What is a "learned policy" in Q-learning?

I am completing an assignment at the moment. One of the assignment questions asks how you identified the learned policy and how you obtained it. The question is a reinforcement learning question, and ...
user avatar
2 votes
0 answers
34 views

Does there necessarily exist "dominated actions" in a MDP?

In a Markov Decision Process, is it possible that there exists no "dominated action"? I define a dominated action the following way: we say that $(s,a)$ is a dominated action, if $\forall \...
user avatar
  • 31
1 vote
0 answers
16 views

How to obtain the policy in the form of a finite-state controller from the value function vectors over the belief space of the POMDP?

I was reading this paper by Hansen. It says the following: A correspondence between vectors and one-step policy choices plays an important role in this interpretation of a policy. Each vector in $\...
user avatar
  • 211
1 vote
0 answers
87 views

What kind of reinforcement learning method does AlphaGo Deepmind use to beat the best human Go player?

In reinforcement learning, there are model-based versus model-free methods. Within model-based ones, there are policy-based and value-based methods. AlphaGo Deepmind RL model has beaten the best Go ...
user avatar
3 votes
1 answer
233 views

Are there some notions of distance between two policies?

I want to determine some distance between two policies $\pi_1 (a \mid s)$ and $\pi_2 (a \mid s)$, i.e. something like $\vert \vert \pi_1 (a \mid s) - \pi_2(a \mid s) \vert \vert$, where $\pi_i (a\mid ...
user avatar
  • 287
0 votes
1 answer
81 views

How to use and update a shared/global policy between Reinforcement Learning Agents

I would be grateful for some guidance on a RL problem I am trying to solve where multiple RL agents use a common/global policy at the initial state of an episode in the RL Environment, and then update ...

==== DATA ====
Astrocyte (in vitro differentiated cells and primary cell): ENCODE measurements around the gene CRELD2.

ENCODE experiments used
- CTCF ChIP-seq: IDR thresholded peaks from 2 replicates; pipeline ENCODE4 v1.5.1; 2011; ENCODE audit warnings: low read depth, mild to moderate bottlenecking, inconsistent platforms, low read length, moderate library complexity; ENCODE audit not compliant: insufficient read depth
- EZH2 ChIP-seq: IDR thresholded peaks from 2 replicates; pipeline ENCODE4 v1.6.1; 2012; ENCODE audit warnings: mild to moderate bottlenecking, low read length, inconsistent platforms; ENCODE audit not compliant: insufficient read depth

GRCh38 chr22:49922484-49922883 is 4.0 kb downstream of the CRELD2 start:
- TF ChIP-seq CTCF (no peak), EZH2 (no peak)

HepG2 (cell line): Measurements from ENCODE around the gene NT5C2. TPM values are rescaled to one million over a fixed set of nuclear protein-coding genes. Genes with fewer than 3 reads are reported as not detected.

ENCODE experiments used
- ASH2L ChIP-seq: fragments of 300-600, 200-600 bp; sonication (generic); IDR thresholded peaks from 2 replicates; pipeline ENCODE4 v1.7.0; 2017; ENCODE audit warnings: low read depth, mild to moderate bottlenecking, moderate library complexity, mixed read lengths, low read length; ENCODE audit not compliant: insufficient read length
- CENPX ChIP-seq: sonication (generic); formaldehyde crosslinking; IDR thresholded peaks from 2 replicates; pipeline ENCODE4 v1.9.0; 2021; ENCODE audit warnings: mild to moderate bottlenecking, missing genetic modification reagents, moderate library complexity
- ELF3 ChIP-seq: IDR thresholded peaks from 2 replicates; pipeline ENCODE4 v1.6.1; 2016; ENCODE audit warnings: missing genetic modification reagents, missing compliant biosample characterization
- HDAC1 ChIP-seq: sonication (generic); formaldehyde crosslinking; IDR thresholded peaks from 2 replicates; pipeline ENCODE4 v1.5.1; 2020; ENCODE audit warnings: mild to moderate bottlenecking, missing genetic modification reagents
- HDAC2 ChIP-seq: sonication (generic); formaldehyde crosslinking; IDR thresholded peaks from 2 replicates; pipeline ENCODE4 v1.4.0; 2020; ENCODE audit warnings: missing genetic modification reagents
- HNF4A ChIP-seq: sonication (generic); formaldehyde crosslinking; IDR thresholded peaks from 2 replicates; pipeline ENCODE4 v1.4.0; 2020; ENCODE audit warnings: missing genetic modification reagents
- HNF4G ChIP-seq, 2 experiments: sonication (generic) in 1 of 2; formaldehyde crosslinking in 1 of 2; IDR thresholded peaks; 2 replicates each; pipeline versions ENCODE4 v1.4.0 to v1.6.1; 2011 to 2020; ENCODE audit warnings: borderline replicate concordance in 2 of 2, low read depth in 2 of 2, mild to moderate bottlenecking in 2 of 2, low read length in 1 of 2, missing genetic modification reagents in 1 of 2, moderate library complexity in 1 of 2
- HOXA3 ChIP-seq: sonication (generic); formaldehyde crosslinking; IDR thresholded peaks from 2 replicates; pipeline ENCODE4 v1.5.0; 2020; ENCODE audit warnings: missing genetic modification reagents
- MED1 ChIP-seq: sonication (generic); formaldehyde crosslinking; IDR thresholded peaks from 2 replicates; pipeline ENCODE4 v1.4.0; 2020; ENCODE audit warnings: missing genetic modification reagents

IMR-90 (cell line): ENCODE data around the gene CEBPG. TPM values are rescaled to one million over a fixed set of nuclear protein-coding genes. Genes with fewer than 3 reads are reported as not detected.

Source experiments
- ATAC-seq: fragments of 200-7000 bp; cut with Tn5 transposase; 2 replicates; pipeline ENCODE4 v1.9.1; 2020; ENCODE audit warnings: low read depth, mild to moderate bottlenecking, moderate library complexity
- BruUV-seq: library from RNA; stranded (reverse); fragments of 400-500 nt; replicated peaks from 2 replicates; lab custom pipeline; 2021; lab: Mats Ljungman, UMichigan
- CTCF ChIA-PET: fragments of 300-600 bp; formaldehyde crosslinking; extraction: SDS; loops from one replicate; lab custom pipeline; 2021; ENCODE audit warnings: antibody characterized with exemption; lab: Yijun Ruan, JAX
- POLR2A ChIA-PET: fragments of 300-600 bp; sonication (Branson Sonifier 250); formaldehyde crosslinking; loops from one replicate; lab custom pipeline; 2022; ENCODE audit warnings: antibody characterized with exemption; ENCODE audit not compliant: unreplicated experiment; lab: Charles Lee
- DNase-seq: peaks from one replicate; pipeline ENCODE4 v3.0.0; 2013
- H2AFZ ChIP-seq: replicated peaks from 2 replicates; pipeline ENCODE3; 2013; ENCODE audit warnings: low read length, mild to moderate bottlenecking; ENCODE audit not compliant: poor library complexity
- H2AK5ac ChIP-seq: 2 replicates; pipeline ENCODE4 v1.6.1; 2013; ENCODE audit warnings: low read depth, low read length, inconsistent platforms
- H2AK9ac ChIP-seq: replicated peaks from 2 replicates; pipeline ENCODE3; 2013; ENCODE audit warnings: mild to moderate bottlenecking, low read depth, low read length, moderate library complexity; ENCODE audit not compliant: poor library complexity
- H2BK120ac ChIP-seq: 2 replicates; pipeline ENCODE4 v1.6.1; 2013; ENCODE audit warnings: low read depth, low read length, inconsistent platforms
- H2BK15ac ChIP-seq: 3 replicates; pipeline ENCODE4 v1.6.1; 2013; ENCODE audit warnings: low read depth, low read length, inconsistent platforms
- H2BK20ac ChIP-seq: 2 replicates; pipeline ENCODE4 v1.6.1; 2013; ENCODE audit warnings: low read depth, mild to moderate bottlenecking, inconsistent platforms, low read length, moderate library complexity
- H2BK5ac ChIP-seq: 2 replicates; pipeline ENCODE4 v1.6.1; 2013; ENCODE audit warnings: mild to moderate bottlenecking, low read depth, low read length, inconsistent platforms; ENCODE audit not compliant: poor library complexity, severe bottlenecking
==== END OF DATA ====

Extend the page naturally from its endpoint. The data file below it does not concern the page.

user avatar
  • 15
5 votes
2 answers
417 views

Given two optimal policies, is an affine combination of them also optimal?

If there are two different optimal policies $\pi_1, \pi_2$ in a reinforcement learning task, will the linear combination (or affine combination) of the two policies $\alpha \pi_1 + \beta \pi_2, \alpha ...
user avatar
0 votes
0 answers
48 views

Off-policy full-random training in easy-to-explore environment

Let say we are in an environment where a random agent can easily explore all the states of an environment (for example: tic-tac-toe). In those environments, using off-policy algorithm, is it a good ...
user avatar
  • 266
4 votes
1 answer
210 views

Why do we have two similar action selection strategies for UCB1?

In the literature, there are at least two action selection strategies associated with the UCB1's action selection strategy/policy. For example, in the paper Algorithms for the multi-armed bandit ...
user avatar
  • 33.8k
1 vote
0 answers
42 views

Dynamically adapting activation function

I am training a network through reinforcement learning. The policy network learns rotations, but depending on the actual input (state), the output of the network should be restricted to be in certain ...
user avatar
  • 31
2 votes
0 answers
51 views

What are some other real-life examples of simple policies but complex value functions?

Hado van Hasselt, a researcher at DeepMind, mentioned in one of his videos (from 7:20 to 8:20) on Youtube (about policy gradient methods) that there are cases when the policy is very simple compared ...
user avatar
3 votes
1 answer
79 views

Why doesn't value iteration use $\pi(a \mid s)$ while policy evaluation does?

I was looking at the Bellman equation, and I noticed a difference between the equations used in policy evaluation and value iteration. In policy evaluation, there was the presence of $\pi(a \mid s)$, ...
user avatar
2 votes
0 answers
26 views

Do we assume the policy to be deterministic when proving the optimality?

In reinforcement learning, when we talk about the principle of optimality, do we assume the policy to be deterministic?
user avatar
1 vote
2 answers
223 views

Why is the optimal policy for an infinite horizon MDP deterministic?

Could someone please help me gain some intuition as to why the optimal policy for a Markov Decision Process in the infinite horizon case (agent acts forever) is deterministic?
user avatar
2 votes
1 answer
71 views

Is a policy in reinforcement learning analogous to a field such as APF?

If a policy maps states to actions in reinforcement learning, then for a path planning with obstacles, can't we simply use Artificial Potential Field fields for path planning and model policy ...
user avatar
  • 171
2 votes
1 answer
78 views

Is it common to have extreme policy's probabilities?

I have implemented several policy gradient algorithms (REINFORCE, A2C, and PPO) and am finding that the resultant policy's action probability distributions can be rather extreme. As a note, I have ...
user avatar
3 votes
1 answer
134 views

What is meant by "generate the data" in describing the difference between on-policy and off-policy?

From the book: Sutton, Richard S.,Barto, Andrew G.. Reinforcement Learning (Adaptive Computation and Machine Learning series) (p. 100). The MIT Press. Kindle Edition. " following is stated: "...
user avatar
  • 295
1 vote
1 answer
123 views

Do we need multiple parallel environments to train in batches an on-policy algorithm?